Hello from the UK, one of the world’s leading countries for LGBTQ rights and equality. Here in London, there’s a rainbow flag around every corner and a feeling of inclusion everywhere you go.
The UK decriminalized sexual activity between men in 1967. Many protections for LGBTQ Britons date back to the 1990s. The Equality Act of 2010 is one of the strongest pieces of anti-discrimination legislation you’ll find anywhere on the globe: It protects people from discrimination or harassment in pretty much all aspects of public life based on age, disability, gender reassignment, marriage (and civil partnership), pregnancy and maternity, race, religion or belief, sex, and sexual orientation.
In comparison, the national anti-discrimination law in the US is limited to employment and only considers race, color, religion, sex, and national origin.
My fellow Americans, we have a long way to go.
One of the happiest moments in my life was in 2015, when I took the Complimentary Spouse to my old school in England and we discovered signs like this in the halls:
Today, in central London, even the crosswalk signals are LGBTQ friendly. Check out these two photos from the area around Trafalgar Square:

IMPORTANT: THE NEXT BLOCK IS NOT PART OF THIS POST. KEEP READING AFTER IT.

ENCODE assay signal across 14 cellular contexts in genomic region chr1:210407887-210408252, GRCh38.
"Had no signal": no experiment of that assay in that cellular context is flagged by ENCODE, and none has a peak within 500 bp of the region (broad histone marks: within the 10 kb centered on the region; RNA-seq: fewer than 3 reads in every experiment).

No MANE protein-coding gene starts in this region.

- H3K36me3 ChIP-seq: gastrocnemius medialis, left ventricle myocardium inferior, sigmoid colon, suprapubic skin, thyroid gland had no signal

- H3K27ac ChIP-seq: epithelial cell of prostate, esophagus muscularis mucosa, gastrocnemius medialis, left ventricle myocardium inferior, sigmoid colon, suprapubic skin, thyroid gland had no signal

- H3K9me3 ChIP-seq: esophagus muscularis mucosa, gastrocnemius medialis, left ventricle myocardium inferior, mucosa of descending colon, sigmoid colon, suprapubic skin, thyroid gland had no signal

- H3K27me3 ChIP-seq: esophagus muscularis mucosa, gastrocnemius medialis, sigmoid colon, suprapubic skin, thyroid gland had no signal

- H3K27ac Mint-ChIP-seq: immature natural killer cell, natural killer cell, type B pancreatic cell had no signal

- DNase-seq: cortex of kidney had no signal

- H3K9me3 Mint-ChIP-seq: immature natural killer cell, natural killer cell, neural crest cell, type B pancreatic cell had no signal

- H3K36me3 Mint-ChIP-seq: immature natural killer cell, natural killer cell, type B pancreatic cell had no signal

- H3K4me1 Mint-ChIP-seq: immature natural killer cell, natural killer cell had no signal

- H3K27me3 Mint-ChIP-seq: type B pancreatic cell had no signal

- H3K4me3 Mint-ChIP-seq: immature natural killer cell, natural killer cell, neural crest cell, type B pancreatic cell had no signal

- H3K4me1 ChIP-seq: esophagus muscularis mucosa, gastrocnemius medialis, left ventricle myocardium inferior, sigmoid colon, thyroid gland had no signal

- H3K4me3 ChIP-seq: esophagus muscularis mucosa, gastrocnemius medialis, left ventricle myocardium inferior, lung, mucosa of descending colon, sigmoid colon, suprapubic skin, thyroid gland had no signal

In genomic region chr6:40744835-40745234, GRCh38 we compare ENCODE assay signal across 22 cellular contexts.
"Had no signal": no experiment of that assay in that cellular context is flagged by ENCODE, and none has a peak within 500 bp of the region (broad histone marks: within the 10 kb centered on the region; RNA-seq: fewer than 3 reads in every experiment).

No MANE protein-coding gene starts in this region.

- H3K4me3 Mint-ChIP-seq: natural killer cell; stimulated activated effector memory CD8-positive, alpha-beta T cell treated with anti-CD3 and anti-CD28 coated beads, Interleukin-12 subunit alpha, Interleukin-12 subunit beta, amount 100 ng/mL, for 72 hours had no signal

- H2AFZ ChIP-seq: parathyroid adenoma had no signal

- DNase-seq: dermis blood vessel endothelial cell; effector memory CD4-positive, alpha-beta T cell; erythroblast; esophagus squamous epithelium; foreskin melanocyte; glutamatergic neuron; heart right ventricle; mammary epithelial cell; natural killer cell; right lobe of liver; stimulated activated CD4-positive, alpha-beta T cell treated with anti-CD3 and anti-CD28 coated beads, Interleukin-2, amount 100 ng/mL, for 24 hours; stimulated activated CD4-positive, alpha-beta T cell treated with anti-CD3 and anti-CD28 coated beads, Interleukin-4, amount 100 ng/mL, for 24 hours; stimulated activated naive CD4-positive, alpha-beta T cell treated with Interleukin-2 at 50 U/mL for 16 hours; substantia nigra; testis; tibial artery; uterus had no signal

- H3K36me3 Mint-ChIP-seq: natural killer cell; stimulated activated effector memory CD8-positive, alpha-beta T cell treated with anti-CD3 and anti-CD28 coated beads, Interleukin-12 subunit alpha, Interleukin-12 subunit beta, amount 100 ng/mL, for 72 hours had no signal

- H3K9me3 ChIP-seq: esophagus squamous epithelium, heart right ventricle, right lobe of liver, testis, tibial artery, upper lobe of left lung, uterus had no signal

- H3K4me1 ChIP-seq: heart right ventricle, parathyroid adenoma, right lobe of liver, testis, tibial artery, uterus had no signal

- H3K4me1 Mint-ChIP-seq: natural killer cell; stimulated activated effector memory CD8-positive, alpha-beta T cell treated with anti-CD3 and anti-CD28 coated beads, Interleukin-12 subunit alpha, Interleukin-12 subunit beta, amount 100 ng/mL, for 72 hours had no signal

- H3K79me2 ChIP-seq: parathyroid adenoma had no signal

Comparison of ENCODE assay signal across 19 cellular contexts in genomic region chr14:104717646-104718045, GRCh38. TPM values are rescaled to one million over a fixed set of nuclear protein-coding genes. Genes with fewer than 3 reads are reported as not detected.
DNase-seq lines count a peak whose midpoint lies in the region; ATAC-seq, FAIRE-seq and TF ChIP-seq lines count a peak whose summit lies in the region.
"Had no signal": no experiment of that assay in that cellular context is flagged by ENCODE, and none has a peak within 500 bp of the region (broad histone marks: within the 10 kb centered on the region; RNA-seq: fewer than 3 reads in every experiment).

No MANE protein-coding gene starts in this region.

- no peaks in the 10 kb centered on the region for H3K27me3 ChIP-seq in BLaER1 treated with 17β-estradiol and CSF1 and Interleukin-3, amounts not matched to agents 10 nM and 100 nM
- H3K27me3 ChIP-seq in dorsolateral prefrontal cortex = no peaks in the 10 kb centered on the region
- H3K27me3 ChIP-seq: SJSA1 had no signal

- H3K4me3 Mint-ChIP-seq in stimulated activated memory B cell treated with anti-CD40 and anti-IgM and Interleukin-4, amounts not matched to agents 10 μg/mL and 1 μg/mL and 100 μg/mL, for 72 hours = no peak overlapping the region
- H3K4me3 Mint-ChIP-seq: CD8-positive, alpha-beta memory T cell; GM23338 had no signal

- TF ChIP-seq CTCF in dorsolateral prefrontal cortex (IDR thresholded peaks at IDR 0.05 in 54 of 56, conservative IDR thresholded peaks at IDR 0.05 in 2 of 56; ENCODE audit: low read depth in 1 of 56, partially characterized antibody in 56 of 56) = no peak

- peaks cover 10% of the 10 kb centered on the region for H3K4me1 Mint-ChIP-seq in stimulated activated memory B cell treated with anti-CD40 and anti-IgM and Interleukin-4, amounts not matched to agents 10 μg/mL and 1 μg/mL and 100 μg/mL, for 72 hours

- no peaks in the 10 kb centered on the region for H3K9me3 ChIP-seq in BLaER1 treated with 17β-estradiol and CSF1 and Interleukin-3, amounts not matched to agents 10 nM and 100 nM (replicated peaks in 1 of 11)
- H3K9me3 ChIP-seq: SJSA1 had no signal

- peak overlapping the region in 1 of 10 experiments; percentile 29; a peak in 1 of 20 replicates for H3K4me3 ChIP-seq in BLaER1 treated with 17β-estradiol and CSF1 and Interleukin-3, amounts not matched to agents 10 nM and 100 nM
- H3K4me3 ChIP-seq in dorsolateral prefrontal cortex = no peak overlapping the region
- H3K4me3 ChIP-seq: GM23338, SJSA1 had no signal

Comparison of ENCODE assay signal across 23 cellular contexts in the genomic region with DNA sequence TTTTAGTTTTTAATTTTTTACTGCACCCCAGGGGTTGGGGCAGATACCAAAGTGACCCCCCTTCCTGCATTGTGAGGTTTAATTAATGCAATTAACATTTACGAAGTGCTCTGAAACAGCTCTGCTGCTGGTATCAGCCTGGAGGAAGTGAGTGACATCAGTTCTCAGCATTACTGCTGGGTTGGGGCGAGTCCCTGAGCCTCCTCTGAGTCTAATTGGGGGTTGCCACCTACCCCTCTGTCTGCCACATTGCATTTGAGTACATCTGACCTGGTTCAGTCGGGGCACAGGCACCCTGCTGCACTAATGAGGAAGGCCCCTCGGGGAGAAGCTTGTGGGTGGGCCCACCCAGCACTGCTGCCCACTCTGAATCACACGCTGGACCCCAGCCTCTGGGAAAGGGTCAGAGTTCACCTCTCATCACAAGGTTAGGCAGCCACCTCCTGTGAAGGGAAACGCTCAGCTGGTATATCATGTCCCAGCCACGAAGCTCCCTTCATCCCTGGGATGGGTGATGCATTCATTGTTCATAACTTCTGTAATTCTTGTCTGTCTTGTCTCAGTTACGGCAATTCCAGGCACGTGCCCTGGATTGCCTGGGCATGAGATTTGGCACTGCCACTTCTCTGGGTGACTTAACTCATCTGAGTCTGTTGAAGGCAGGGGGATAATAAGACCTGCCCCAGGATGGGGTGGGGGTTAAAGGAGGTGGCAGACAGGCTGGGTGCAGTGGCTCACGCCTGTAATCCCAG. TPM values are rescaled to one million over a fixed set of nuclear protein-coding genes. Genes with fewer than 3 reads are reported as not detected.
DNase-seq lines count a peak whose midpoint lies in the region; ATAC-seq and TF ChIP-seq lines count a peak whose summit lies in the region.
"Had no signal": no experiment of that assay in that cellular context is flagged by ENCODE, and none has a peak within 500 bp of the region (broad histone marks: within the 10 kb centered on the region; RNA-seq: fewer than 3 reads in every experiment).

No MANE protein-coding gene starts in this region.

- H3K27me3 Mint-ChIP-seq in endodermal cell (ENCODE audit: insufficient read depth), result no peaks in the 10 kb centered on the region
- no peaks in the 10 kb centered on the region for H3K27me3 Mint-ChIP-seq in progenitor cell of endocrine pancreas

Feeling left out, straight people? Don’t worry, there are crosswalk signals for you too. We just didn’t feel inclined to take any photos of them.
Let’s hear from some British LGBTQ people and allies:
“My LGBT hero is anyone that is brave enough to be who they are, and embrace it, and be proud of it — because it’s people like that that are able to encourage other people to do the same.”Tom Daley, well known knitter who also likes to swim from time to time
“I’ve never met a gay person who regrets coming out. You’re more at ease with your loved ones, your family and extended family, and your friends, and your employers, your employees. Everybody’s happy, because they know where they are. It’s out in the open — and honesty’s the best policy.”Sir Ian McKellen, noted Balrog survivor
“I would say to any young person … who’s being bullied for their sexuality: Don’t put up with it — speak to a trusted adult, a friend, a teacher, Childline, Diana Award or some other service and get the help you need. You should be proud of the person you are and you have nothing to be ashamed of.”Prince William, do you seriously not know this person is?